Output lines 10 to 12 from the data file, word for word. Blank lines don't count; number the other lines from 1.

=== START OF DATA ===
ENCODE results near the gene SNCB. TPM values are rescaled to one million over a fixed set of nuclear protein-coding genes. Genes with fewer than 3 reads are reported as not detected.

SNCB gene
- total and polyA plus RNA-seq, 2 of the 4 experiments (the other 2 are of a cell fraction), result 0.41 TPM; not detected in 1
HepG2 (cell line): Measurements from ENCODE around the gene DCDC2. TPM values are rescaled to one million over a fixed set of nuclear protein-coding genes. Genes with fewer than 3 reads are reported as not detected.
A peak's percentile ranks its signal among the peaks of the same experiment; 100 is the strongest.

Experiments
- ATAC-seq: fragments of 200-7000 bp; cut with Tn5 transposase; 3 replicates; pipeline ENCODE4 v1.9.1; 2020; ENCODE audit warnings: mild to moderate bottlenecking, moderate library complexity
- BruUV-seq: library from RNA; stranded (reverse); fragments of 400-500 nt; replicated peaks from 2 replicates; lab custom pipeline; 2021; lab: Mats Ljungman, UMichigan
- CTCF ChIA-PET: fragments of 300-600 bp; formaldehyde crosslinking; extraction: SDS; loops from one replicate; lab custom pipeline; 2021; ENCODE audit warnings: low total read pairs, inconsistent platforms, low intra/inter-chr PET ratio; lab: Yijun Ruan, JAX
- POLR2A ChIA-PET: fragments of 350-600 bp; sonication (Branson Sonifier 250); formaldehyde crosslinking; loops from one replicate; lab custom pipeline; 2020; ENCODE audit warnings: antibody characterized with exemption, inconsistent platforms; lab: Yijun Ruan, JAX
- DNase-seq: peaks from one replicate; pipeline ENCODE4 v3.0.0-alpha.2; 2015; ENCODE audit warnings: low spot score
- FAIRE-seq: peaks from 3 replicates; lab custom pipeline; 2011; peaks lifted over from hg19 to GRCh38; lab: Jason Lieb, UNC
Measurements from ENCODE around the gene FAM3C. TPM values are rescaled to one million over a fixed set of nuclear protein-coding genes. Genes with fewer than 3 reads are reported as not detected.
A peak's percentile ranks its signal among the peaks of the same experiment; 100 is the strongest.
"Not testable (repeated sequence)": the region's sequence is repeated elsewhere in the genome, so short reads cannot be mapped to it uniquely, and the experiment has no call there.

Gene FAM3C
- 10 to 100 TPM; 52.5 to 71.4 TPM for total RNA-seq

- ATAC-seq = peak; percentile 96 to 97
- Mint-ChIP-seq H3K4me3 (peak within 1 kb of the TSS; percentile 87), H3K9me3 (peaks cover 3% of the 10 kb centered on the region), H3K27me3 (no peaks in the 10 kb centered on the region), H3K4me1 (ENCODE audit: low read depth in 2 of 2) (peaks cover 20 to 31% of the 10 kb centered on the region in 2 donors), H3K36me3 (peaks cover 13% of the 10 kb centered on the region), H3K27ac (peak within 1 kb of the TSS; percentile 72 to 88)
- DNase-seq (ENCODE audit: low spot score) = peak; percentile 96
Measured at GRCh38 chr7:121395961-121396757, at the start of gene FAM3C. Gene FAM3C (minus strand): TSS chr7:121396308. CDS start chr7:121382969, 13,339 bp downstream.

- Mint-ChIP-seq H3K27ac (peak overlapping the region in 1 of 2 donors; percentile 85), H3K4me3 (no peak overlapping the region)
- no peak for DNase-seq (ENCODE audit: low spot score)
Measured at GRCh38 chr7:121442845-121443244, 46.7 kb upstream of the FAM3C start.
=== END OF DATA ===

- POLR2A ChIA-PET: fragments of 350-600 bp; sonication (Branson Sonifier 250); formaldehyde crosslinking; loops from one replicate; lab custom pipeline; 2020; ENCODE audit warnings: antibody characterized with exemption, inconsistent platforms; lab: Yijun Ruan, JAX
- DNase-seq: peaks from one replicate; pipeline ENCODE4 v3.0.0-alpha.2; 2015; ENCODE audit warnings: low spot score
- FAIRE-seq: peaks from 3 replicates; lab custom pipeline; 2011; peaks lifted over from hg19 to GRCh38; lab: Jason Lieb, UNC